Fly into Salt Lake City International Airport and drive approximately 6 hours
Fishing Waters
A well kept secret, the Eagle River, once desecrated by mining waste, is now a restored, healthy and great place to fish. This freestone river starts its journey at over 10,000 feet ... moreon the west side of the Continental Divide near Tennessee Pass. During its first 25 miles it drops over 2,400 vertical feet and can only be fished by wading. The first access site is near Camp Hale, famous for training the 10th Mt. Division during WWII, where it is surrounded by scenic Alpine meadows. Here the river is a near-perfect, brown trout habitat with fast water and numerous pockets.

Named by the Ute Indians, who compared the river’s many branches and streams to the feathers of an eagle’s tail, the river flows northward through the Vail Valley until it is joined by Gore Creek near the town of Minturn. At this point the river turns west and basically follows I-70 until it meets up with the Colorado River in Dotsero.

Although the entire river can be waded, because it is a freestone river, water levels can vary considerably throughout the year and conditions can be challenging. Strong currents are frequent as are swirling, invisible teacups. Slick rocks line the river bottom, often described by Eagle River vets as “greased bowling balls.” Before entering, you might consider bringing studded wading boots and/or wading staffs as well as obtaining up-to-date stream flow data.

The lower portion of the river from Minturn down can be floated in a drift boat, although going with a guide who knows the waters is also worth considering. Given that there are several privately owned sections of the river, a boat will give you entry to waters you might otherwise miss. The river is not known for an abundance of fish, but both the rainbows and browns are wild and often exceed 20 inches. The limit on the lower river is 2 trout per person.
Game Fish Opportunities:
With a name like this you know there has to be a story. In fact there are several, but our favorite is the most obvious – that long ago there were so many fish (native cutthroat) they ... morejumped right out of the river and into your frying pan. It begins near Mt. Elbert as a stream fed, heavily pocketed, freestone river. From there the river turns northwest and flows into the Ruedi Reservoir, where since 1968, its waters have been dammed. This 14 mile, Gold Medal, section - from the reservoir to the Roaring Fork at Basalt - is considered one of the state’s best tailwaters.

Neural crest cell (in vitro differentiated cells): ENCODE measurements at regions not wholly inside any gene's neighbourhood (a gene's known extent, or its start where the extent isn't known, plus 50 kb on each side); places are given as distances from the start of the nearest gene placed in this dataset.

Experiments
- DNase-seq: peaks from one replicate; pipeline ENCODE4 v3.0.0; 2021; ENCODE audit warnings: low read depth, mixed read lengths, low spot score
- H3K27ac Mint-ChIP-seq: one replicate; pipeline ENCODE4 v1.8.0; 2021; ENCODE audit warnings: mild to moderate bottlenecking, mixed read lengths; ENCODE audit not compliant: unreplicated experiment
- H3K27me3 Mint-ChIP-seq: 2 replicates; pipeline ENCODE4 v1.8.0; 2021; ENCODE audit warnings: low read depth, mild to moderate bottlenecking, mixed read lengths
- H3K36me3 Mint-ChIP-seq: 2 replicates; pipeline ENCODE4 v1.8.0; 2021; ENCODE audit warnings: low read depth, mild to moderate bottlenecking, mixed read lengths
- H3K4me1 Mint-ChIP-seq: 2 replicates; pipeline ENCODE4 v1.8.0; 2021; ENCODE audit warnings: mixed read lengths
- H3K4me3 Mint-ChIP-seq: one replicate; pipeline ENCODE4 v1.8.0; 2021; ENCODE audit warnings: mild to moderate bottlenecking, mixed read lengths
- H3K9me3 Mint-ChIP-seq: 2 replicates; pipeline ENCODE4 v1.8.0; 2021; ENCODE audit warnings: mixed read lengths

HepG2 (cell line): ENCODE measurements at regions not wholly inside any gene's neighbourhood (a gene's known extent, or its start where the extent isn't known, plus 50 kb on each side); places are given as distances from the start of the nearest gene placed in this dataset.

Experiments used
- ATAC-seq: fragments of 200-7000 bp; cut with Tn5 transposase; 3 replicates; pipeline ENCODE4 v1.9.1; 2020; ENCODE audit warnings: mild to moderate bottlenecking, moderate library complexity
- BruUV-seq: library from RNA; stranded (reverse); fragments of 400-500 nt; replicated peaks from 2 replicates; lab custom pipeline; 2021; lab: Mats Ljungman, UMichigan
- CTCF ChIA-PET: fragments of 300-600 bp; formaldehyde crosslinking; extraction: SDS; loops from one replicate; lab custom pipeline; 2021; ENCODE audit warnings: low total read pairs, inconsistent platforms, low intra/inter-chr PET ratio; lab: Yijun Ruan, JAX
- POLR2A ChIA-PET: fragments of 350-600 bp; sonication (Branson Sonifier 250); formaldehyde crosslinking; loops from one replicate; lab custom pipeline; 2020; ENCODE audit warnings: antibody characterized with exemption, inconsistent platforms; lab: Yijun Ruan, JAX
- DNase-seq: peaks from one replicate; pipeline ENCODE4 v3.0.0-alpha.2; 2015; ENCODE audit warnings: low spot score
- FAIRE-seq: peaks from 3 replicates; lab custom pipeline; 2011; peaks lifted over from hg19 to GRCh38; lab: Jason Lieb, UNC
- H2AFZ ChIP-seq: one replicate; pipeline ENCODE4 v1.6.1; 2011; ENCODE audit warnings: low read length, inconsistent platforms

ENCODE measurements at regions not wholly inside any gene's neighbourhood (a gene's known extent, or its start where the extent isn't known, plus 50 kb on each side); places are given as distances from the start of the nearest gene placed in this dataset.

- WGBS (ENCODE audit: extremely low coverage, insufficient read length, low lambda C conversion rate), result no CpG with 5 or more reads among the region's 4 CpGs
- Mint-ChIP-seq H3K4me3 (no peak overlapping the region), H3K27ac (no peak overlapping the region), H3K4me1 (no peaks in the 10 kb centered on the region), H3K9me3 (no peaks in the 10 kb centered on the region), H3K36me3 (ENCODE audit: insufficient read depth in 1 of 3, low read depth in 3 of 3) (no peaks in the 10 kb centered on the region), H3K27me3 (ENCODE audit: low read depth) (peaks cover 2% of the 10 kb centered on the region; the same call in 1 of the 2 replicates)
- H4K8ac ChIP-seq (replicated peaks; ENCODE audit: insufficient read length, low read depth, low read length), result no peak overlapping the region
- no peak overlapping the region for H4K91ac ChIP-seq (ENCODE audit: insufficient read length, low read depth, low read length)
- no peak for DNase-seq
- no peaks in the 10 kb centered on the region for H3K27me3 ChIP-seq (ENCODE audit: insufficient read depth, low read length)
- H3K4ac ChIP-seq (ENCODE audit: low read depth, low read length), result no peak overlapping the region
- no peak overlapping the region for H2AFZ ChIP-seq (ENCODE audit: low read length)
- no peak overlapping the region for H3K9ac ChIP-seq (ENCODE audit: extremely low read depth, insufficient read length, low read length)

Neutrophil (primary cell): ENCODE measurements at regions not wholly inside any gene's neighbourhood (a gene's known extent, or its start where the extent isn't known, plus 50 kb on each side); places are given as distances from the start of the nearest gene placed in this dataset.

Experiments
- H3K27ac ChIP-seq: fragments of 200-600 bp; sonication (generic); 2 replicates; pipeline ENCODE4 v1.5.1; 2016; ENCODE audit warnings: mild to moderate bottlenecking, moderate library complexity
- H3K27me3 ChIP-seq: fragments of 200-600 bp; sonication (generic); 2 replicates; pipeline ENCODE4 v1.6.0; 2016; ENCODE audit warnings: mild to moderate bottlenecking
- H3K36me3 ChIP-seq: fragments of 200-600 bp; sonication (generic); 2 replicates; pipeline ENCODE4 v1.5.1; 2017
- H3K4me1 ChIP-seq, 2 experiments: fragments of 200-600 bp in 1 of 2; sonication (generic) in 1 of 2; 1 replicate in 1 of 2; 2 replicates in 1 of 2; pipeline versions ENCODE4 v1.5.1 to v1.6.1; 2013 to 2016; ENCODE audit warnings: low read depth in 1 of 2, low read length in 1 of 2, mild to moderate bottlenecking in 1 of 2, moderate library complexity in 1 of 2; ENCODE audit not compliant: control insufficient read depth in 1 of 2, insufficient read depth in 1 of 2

By definition, Gold Medal in Colorado means the fish are plentiful – a minimum of 60 pounds of trout per acre with at least 12 fish over 14 inches in length. Together with the designated 28 miles of Roaring Fork water, this is the longest, continuous Gold Medal run in Colorado. The introduction of the dam brought an unintended side effect when Mysis shrimp were introduced into the Reservoir to support a Kokanee salmon fishery that was never completed. The result – big boys, pigs, hogs, giants, or whatever you call them - the shrimp diet produces monster fish.

Add abundant, year round hatches and it’s no wonder anglers flock here to fish. The Frying Pan is known for its fabled Green Drake hatch that typically starts in late July and extends through October, drawing even the savviest fish to the surface. In addition to Spring Blue Winged Olive (BWO) hatches, this tailwater is one of only three that hosts the Serratella ignitia, a flightless BWO that attracts fish like ice cream attracts kids.

The river above the reservoir is less crowded and less regulated. The Gold Medal run is catch and release, artificial lures only.
As a tributary of the Colorado, and the Frying Pan and Crystal as its main tributaries, it’s no wonder that large stretches of the Roaring Fork are ranked as Wild Trout and Gold Medal ... morefisheries. Originating high on the western edge of the Continental Divide near Independence Pass, this steep gradient river is aptly named. During its 70 mile run, the river drops over 7,000 feet, generating speed, turbulence and Class I to VI rapids. The Roaring Fork Watershed is vast, draining over 1,450 square miles, an area comparable in size to Rhode Island.

Above Aspen, the upper waters can be waded and are flush with brown and rainbow trout. Located in the White River National Forest public access is plentiful and well marked. The distance between Aspen to Carbondale, a 4200 ft. drop, is a highly regarded section for fly fishers and is also easily accessed off Route 82.